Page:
1. McDonald, Rebecca BNurs(Hons)
  2. Moloney, Willoughby PhD


Background: Internationally, approximately 15 million babies are born prematurely every year. In New Zealand, 1 neonatal ward may care for 1000 infants annually. Family-centered care (FCC) is a philosophy used in neonates to enhance positive outcomes for infants, parents, and staff by recognizing the strengths and needs of infants and their families.


Objective: This research assessed how a neonatal environment could be improved to ensure parents feel welcomed and empowered to participate in their infant's care.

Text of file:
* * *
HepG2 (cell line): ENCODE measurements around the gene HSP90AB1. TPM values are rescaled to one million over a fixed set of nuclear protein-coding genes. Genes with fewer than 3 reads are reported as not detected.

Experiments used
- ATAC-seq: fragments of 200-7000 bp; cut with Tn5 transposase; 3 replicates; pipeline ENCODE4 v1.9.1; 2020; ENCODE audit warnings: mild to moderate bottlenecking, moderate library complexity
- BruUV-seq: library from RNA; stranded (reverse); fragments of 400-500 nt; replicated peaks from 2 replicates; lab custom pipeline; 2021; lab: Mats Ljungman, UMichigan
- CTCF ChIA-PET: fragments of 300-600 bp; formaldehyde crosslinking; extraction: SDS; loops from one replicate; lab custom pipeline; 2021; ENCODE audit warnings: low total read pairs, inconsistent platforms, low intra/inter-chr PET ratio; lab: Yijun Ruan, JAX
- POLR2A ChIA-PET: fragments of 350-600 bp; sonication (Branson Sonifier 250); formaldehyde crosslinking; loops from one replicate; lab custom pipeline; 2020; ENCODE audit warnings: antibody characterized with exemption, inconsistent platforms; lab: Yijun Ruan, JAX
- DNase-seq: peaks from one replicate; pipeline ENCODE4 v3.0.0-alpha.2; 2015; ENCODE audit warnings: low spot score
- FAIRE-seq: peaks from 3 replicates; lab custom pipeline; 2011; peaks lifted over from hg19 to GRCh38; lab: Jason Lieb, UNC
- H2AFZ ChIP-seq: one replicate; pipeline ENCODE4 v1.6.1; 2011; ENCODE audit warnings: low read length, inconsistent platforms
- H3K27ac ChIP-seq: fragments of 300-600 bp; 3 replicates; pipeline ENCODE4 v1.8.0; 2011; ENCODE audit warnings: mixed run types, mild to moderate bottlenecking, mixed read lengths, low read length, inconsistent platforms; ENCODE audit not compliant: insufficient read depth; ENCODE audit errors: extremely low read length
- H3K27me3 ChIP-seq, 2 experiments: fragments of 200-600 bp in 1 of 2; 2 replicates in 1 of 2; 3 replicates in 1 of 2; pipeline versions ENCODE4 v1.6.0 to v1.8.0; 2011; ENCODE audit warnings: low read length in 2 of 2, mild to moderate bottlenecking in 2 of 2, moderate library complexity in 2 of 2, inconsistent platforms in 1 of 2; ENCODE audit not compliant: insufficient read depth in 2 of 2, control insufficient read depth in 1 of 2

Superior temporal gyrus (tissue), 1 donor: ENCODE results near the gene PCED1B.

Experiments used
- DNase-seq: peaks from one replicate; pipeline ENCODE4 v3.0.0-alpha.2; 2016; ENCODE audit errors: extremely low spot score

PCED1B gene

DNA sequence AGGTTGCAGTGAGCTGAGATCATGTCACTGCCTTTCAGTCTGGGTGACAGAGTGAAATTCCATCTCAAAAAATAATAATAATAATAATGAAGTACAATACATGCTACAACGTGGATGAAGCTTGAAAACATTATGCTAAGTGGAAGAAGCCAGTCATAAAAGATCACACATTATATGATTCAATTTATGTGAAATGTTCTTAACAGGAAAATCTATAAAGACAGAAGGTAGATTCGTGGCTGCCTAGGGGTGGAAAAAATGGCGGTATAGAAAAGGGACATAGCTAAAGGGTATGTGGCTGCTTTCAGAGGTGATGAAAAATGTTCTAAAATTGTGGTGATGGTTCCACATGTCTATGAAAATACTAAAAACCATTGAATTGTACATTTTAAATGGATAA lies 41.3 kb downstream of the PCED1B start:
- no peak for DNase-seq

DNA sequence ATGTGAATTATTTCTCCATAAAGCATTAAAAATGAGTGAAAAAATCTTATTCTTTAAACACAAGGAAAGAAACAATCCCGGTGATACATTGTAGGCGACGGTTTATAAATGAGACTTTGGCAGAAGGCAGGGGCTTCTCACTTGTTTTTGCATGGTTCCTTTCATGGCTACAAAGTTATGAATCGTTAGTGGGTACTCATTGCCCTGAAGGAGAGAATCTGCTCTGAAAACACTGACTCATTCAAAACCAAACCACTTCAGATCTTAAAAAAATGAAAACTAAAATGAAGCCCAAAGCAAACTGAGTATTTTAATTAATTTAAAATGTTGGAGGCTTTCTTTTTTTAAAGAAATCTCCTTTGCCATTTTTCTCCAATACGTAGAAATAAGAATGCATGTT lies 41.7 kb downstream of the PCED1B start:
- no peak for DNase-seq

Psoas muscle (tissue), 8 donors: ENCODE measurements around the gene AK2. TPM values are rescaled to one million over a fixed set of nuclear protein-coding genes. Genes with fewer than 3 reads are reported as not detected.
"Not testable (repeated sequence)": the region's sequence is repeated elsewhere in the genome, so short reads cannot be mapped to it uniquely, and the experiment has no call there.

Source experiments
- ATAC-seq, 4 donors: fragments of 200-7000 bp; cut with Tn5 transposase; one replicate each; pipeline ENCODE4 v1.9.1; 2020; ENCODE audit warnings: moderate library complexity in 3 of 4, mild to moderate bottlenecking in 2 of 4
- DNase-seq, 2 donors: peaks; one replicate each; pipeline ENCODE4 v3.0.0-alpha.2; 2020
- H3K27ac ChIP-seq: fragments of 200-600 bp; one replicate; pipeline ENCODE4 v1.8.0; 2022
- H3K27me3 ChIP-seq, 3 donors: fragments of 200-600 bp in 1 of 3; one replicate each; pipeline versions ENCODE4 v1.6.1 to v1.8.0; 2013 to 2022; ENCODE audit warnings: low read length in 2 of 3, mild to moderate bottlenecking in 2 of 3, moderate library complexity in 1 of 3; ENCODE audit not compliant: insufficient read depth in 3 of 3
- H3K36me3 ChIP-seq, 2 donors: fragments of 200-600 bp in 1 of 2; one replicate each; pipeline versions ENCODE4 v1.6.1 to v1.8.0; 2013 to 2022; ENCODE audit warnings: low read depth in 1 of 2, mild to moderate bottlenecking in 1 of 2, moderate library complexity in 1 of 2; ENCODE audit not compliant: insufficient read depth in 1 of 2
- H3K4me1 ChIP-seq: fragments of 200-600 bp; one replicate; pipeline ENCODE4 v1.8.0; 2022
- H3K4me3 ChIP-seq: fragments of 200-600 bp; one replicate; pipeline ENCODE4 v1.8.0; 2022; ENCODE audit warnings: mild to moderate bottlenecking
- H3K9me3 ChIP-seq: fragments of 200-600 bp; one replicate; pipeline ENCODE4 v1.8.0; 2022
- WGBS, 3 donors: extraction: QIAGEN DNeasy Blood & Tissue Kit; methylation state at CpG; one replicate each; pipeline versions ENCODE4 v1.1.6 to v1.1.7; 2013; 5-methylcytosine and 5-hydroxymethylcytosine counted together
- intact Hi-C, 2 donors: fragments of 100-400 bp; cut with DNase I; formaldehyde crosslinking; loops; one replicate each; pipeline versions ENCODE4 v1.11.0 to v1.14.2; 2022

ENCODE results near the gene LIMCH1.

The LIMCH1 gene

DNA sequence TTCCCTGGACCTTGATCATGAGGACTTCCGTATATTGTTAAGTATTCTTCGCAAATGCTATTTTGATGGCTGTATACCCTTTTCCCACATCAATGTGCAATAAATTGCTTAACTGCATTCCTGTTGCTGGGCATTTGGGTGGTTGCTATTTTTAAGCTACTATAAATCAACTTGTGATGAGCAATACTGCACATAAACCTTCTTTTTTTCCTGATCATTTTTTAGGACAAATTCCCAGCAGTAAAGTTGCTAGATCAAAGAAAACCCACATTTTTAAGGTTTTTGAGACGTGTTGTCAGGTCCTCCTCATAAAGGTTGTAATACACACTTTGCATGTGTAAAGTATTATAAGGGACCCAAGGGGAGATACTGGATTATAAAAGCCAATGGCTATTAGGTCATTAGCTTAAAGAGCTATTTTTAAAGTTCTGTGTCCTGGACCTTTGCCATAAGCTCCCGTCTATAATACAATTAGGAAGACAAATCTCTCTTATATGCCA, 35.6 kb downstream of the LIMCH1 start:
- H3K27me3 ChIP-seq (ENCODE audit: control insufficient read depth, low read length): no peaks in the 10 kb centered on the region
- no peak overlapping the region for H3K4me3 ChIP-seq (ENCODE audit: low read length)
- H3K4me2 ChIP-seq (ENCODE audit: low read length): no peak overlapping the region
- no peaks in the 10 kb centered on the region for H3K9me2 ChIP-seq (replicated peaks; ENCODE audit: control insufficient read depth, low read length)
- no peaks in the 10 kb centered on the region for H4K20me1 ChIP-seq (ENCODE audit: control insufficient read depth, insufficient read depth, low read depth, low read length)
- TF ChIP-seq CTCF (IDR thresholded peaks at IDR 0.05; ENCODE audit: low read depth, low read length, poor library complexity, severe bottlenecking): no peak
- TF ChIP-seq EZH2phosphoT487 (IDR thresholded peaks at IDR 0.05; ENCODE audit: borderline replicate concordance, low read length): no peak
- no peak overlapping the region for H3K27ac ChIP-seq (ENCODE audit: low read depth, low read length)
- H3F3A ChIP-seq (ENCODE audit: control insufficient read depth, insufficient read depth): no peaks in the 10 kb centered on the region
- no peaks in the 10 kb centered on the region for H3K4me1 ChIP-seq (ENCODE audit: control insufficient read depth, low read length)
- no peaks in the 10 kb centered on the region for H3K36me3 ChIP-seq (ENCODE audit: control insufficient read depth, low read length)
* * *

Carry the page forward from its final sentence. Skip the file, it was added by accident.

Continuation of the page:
Participants: Survey data from 67 health professionals and 51 parents of infants who received neonatal care for more than 7 days. Four in-depth interviews with parents and 5 with health professionals.


Methods: A mixed-methods research design was used. Phase 1 collected quantitative data using the Family-Centered Care Questionnaire. Phase 2 composed of face-to-face interviews with health professionals and parents.


Results: Implementing FCC practices to improve health outcomes for infants, parents, and staff is important. Recommendations for improvement were formulated from the themes.


Conclusion: The perspectives of parents and health professionals have enabled the development of recommendations to improve the implementation of FCC practice in the neonatal environment. These may lead to better parental experience and improved infant health outcomes.